As more South African businesses realise the benefits of using big data to produce strategic insights and key decision making, there is a growing need to invest in the appropriate skills.
Dr Yudhvir Seetharam, head of Analytics at FNB Business
Dr Yudhvir Seetharam, head of Analytics at FNB Business says, “Given the massive amounts of data that businesses produce, coupled with the rare technical skills needed to derive valuable insights from it, the role of Data Scientists who are able to leverage this raw information into a competitive edge has never been more important.”
He shares a few tips for businesses who are looking to hire data scientists to assist them with their big data efforts:
A clear objective
Businesses that appoint data scientists prematurely will not only waste money and resources but both the employee and organisation’s time.
It is important for management to be clear about its objectives (what do they want out of the data) and adequately assess the needs (when do we need it; and why do we need it) of the organisation before an appointment can be made.
The right skill sets
While a majority of data scientists major in a technical field such as mathematics, statistics or computer science, a one size fits all approach will not suffice when appointing the best individual for the business.
The candidate will be required to possess an additional set of skills depending on the industry or role they will be filling. Typically, data scientists need to have a mixture of technical and “business”-related skills – they need to “number crunch” and explain what they have done (including the value of it) to the layman.
For example, a data scientist in the financial services industry would require some basic knowledge of how a business operates, in order to truly understand the business problems, they are hired to solve.
Alternatively, for an individual specialising in agriculture where data would predominantly be utilised to increase operational efficiency of farming and predict weather patterns – a more risk-return analysis, process improvement and agri-based skill set would be relevant.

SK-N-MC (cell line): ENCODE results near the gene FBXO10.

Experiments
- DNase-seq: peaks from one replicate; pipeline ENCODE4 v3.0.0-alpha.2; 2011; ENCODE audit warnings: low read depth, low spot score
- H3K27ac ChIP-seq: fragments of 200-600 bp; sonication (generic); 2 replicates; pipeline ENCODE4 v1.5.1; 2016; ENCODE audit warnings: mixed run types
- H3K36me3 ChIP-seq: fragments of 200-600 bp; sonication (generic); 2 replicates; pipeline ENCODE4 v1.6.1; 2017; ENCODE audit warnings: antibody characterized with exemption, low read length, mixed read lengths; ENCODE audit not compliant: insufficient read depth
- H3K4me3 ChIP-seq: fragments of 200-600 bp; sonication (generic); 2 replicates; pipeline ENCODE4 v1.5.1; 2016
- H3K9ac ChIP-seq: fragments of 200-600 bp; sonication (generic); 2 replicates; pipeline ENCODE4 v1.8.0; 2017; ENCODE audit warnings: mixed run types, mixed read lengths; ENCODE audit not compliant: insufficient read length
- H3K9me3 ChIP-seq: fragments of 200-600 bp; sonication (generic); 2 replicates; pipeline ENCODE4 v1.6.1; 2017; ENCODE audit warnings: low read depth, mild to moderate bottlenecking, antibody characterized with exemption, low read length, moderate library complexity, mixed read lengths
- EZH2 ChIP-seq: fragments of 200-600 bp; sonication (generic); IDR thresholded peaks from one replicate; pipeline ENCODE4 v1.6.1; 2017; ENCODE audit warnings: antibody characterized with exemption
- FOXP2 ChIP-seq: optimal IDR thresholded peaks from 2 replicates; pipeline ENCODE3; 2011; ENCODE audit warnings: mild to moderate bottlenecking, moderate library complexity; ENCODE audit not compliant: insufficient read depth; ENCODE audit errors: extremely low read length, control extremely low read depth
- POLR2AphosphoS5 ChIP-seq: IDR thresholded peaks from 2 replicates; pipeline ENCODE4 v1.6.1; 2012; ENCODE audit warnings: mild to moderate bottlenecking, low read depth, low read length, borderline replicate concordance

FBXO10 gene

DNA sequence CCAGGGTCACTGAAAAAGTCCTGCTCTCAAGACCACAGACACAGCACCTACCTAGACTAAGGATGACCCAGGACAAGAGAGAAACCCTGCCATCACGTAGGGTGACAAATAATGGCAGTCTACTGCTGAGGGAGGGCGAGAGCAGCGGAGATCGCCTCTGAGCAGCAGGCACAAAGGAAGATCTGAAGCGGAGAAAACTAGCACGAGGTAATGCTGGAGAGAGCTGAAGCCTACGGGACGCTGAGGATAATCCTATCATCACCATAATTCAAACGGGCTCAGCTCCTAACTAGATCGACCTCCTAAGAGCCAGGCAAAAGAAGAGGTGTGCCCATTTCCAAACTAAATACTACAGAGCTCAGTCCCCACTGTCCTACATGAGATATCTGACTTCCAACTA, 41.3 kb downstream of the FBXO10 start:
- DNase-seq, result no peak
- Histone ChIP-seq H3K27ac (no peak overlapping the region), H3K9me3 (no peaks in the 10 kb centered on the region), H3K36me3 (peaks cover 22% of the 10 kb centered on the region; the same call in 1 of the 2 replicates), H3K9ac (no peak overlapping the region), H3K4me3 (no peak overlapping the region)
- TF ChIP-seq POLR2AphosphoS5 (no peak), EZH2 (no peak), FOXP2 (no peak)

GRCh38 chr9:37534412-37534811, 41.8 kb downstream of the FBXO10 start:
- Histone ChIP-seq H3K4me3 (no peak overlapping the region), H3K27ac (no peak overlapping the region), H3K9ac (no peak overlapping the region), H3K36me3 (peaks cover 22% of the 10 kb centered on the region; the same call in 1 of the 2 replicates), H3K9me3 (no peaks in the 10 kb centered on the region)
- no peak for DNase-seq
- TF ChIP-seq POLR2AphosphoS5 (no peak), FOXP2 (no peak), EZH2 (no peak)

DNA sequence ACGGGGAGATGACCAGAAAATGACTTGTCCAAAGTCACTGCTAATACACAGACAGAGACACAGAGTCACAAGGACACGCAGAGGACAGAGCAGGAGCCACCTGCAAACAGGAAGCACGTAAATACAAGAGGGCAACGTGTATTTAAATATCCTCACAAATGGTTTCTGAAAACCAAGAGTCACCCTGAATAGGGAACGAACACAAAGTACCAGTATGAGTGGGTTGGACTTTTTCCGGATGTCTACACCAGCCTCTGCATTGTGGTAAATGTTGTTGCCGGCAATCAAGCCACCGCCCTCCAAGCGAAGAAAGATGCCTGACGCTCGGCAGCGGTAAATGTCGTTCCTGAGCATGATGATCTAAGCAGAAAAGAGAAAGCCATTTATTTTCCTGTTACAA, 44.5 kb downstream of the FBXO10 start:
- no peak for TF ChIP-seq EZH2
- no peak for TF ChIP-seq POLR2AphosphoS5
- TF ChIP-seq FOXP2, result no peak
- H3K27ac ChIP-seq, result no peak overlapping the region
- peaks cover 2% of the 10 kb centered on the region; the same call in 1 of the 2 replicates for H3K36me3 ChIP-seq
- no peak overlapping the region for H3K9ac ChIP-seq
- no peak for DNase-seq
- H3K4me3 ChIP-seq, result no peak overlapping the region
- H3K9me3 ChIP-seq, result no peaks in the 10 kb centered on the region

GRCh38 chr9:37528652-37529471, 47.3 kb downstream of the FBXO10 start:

Seetharam, says this is one of the reasons why there is currently a shortage of data scientists globally - do these elusive people even exist, and if they do, where can businesses find them?
According to IBM, the demand for data scientists will soar 28% by 2020, which is already of an incredibly high growth rate. The company further stated that by 2020, the number of jobs for all US data professionals will increase by 364,000 openings to 2,720,000.
Although South Africa is still lagging, we can expect similar trends in the future. It becomes clear that we will have the demand, but is there a supply of data scientists to choose from?
Hiring at the right level
A business that is starting out in its big data journey is better suited appointing a less experienced scientist who would collaborate with data experts within the organisation while refining their skills. While this may seem counterintuitive, the balancing act remains to find someone who is willing to learn, and skilled enough to make a contribution to your business.
Furthermore, given the challenges of finding the right talent, it would also be viable for organisations to invest in candidates at university level and groom them as future data scientists for their particular organisations.
Businesses who find it challenging to attract data scientists externally should consider training existing employees who already have the advantage of understanding the business, provided they have some aptitude for quantitative-type work. Again, this is somewhat of a risky tactic, but given the skills shortage we face, it might be the most viable option for smaller businesses.
“Once the ideal individual has been appointed, the most important consideration for businesses should be retention, given the high demand for this rare skill set in the industry. In order for the data scientist to produce actionable insights and enjoy problem solving, they have to be invested in the organisation for the long-term,” concludes Seetharam.
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